SPED funding now a little less special
NCLB waivers, meet your new federal pal, easement of special education “maintenance of effort” requirements. Traditionally, IDEA has been interpreted to require school districts to maintain (or increase) their spending on special education from year to year or else face stiff penalties. Districts could apply for one-year waivers for particular reasons—for example, the graduation of an extremely expensive student, which might send costs lower. But they were expected to resume their higher spending the next year. A June letter from ED to the National Association of State Directors of Special Education trumpets a different tune. Now, the Department says districts may lower their special-education and then keep the same level in subsequent years as well. This small but significant change signals a willingness to rethink special-education spending’s status as untouchable—which is critical in this time of fiscal austerity. As Sasha Pudelski, a staffer for the American Association of School Administrators, told Education Week, “Fairness dictates that all programs and populations share in the burden of cuts, rather than holding a single program exempt.” Precisely.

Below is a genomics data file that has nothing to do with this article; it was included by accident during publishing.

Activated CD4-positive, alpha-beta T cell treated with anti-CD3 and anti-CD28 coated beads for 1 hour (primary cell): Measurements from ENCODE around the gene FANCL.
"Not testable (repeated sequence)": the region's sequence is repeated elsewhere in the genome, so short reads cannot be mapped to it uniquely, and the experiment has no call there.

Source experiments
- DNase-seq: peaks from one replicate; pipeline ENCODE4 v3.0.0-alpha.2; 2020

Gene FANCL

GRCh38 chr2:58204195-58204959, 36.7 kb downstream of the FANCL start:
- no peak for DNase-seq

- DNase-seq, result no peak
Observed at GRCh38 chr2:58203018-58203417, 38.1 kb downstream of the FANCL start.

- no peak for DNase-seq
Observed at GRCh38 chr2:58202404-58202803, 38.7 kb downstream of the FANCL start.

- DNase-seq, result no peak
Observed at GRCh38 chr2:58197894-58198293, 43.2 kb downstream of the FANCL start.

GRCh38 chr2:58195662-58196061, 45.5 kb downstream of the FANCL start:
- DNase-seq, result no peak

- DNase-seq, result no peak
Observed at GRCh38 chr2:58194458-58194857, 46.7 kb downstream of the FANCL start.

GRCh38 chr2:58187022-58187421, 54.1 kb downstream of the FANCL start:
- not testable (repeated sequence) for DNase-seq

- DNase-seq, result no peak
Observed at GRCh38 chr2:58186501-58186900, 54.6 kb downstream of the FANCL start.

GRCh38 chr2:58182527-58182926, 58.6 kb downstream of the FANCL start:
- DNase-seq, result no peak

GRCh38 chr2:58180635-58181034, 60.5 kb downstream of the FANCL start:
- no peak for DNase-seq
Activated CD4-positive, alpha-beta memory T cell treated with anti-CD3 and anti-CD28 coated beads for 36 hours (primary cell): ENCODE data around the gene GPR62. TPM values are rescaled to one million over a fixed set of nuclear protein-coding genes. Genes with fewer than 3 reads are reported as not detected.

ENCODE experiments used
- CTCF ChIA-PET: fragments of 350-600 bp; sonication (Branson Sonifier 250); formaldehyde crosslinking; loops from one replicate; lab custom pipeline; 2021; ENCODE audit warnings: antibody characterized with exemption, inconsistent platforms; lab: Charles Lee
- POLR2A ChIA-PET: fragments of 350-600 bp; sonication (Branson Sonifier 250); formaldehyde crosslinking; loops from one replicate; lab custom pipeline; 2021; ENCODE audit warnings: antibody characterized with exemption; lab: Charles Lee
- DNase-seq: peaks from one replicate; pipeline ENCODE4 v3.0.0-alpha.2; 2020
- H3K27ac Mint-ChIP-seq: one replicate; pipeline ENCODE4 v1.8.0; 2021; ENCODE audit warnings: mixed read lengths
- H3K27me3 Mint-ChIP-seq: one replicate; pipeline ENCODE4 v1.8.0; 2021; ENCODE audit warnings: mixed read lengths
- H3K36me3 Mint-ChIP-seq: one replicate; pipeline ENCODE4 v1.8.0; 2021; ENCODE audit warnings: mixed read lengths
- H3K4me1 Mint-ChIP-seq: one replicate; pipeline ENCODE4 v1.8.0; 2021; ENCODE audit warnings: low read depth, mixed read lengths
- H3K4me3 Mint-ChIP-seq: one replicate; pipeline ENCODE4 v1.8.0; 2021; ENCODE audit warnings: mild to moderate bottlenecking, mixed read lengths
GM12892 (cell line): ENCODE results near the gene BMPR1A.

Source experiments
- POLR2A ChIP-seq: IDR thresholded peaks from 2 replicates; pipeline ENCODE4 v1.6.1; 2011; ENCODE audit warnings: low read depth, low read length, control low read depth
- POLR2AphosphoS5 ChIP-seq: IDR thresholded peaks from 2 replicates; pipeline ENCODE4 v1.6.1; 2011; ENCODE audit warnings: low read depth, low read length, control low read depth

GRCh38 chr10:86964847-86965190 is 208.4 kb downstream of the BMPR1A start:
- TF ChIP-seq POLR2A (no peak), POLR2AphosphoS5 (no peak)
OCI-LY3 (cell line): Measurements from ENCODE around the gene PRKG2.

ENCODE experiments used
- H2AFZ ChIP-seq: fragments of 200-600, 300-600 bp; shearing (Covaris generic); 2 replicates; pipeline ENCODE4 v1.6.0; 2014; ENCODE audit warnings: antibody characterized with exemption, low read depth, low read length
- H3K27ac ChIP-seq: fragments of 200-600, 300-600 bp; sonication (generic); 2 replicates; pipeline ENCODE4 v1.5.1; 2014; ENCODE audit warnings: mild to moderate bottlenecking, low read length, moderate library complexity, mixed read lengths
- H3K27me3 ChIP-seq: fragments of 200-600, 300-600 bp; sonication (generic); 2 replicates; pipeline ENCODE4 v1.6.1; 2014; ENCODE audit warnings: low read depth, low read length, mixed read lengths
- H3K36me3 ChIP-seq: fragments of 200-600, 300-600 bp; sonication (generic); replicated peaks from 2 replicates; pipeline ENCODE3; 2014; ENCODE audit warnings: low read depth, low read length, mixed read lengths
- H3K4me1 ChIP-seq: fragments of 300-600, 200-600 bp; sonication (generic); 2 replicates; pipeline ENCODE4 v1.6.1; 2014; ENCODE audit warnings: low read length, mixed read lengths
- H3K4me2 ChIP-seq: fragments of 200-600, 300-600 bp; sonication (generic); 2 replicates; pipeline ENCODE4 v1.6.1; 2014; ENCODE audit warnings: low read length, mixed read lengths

“Feds Loosen Rules on Cutting Special Ed. Funding,” by Nirvi Shah, Education Week, August 31, 2011.
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